Though a later birth record says Aug. 4, 1901 was Louis Armstrong’s birthday, he himself always claimed it as July 4, 1900. Since he was the herald of true freedom and independence and his voice helped define the 20thcentury, I always go with Louis’ claim over a mere piece of paper.
The original Declaration of Independence, as we now know, was not exactly the real deal.
We hold these truths to be self-evident, that all white upper-class Christian cisgender heterosexual straight men who are property holders are created equal, that they are endowed by their Creator with certain unalienable Rights —and damn the rest of humanity.
Louis, by contrast, played music for all of humanity. And so in his honor, I share ( © 2021 Doug Goodkin) one of two chapters about him in the new book. Listen to his music today to celebrate and remember a true Father of the country we’re still waiting for.
LOUIS ARMSTRONG AND CHARLIE BLACK
“He was the first genius I had ever seen. It is impossible to overstate the significance of a sixteen-year old white Southern boy’s seeing genius, for the first time, in a black man.”
- Charlie Black
The year was 1931 and the place was Austin, Texas. A college freshman walks into a dance club hoping to meet girls. When he enters, the band is playing and he stops in his tracks, all time standing still and the world as he knew it about to be shattered forever. A man is on stage playing a trumpet and it is as if Gabriel had descended from the heavens. As he tells it later on:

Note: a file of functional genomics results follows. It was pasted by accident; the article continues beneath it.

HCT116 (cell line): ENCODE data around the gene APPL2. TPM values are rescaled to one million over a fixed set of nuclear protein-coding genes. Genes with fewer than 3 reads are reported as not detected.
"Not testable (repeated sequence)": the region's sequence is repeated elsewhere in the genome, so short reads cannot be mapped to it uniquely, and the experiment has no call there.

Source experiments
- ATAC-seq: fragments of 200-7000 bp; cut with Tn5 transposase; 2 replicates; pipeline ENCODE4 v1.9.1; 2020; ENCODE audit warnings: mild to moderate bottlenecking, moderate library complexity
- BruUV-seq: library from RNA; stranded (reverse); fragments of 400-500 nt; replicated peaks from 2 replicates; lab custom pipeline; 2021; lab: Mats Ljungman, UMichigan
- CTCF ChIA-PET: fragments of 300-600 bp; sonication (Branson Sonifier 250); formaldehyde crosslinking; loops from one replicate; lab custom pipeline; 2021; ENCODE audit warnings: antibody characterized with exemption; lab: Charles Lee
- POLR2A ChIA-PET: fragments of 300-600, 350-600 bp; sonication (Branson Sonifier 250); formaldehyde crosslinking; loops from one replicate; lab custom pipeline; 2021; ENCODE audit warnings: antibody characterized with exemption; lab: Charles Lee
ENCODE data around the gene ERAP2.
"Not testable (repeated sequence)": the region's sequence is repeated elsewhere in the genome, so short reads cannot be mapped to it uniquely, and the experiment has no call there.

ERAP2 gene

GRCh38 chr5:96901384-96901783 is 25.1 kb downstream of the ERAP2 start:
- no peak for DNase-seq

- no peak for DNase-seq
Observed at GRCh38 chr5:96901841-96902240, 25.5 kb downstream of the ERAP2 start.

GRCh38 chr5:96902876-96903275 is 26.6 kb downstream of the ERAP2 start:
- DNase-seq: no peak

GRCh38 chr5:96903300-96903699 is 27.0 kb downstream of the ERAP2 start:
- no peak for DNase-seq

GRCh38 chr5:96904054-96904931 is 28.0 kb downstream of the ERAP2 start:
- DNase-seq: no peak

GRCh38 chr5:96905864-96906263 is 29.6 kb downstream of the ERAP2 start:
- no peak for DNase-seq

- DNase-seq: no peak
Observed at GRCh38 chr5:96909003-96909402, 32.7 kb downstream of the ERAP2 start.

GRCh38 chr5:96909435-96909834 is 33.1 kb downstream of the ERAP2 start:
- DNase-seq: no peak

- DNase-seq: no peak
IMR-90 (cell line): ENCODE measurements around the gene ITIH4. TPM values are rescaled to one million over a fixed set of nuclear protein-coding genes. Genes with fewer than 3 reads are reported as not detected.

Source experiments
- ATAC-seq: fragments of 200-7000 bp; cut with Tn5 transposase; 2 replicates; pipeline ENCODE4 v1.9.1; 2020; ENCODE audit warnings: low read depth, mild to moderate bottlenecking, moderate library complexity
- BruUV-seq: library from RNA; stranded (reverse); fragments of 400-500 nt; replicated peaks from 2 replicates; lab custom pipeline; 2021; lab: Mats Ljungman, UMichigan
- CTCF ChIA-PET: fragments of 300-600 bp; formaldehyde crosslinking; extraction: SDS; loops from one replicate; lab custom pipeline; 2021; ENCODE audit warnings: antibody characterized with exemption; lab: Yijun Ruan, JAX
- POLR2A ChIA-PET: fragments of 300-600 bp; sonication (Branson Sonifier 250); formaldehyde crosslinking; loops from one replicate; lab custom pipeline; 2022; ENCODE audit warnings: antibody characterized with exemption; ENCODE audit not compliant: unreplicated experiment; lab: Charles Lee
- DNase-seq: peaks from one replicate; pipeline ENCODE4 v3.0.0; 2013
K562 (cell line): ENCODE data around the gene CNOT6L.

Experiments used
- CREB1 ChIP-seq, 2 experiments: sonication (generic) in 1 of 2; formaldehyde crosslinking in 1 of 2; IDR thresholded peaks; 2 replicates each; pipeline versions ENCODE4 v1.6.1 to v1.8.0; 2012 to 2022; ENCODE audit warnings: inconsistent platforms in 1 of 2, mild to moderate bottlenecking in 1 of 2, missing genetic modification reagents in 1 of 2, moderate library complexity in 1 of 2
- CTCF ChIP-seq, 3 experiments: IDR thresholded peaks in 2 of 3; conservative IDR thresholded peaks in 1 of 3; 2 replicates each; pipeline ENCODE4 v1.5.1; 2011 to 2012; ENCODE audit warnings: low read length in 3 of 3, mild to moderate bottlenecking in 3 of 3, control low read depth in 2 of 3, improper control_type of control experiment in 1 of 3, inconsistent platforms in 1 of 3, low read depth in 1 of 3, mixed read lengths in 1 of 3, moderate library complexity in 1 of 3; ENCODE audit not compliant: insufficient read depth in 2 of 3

“Steam whistle power, lyric grace blended together, letting flow from that inner space of music things that had never before existed. …
That was the moment that started me moving to the Brown vs. Board of Education, where I belonged. That experience opened my eyes wide and put to me a choice. ‘Blacks,’ I had been taught, ‘were all right in their place.’ But what was the place of such a man, and of the people from which he sprung?”
This young man was Charlie Black. He later became a lawyer and helped win a victory for de-segregation of schools in the famous 1954 Brown vs. the Board of Education case.
And the trumpet player? None other than Louis Armstrong, the most beloved and influential musician of the 20thcentury. Louis was not on the bandstand trying to fight for needed social change. He was simply doing what he loved and following the muse of his genius. He was just being himself.
But look at the repercussions. A young white man who came into the club looking for girls came out of it with a new life purpose. This Southern boy who mindlessly accepted that the “proper place” of black folks was below the white ones suddenly realizes that everything his parents, teachers and national culture taught him about race was a lie. He draws a line that says “I will not participate in this” and crossed the tracks to the other side of town to fight for social justice.
Why this happened to him and not his friends seeing and hearing the exact same thing is one of life’s great mysteries. Why one soul is suddenly opened to its life’s purpose and another simply orders another beer is beyond our understanding. But perhaps something like this has happened to you. And if not now, then tomorrow.
Stay alert. And remember that sometimes you can change the world just by being yourself.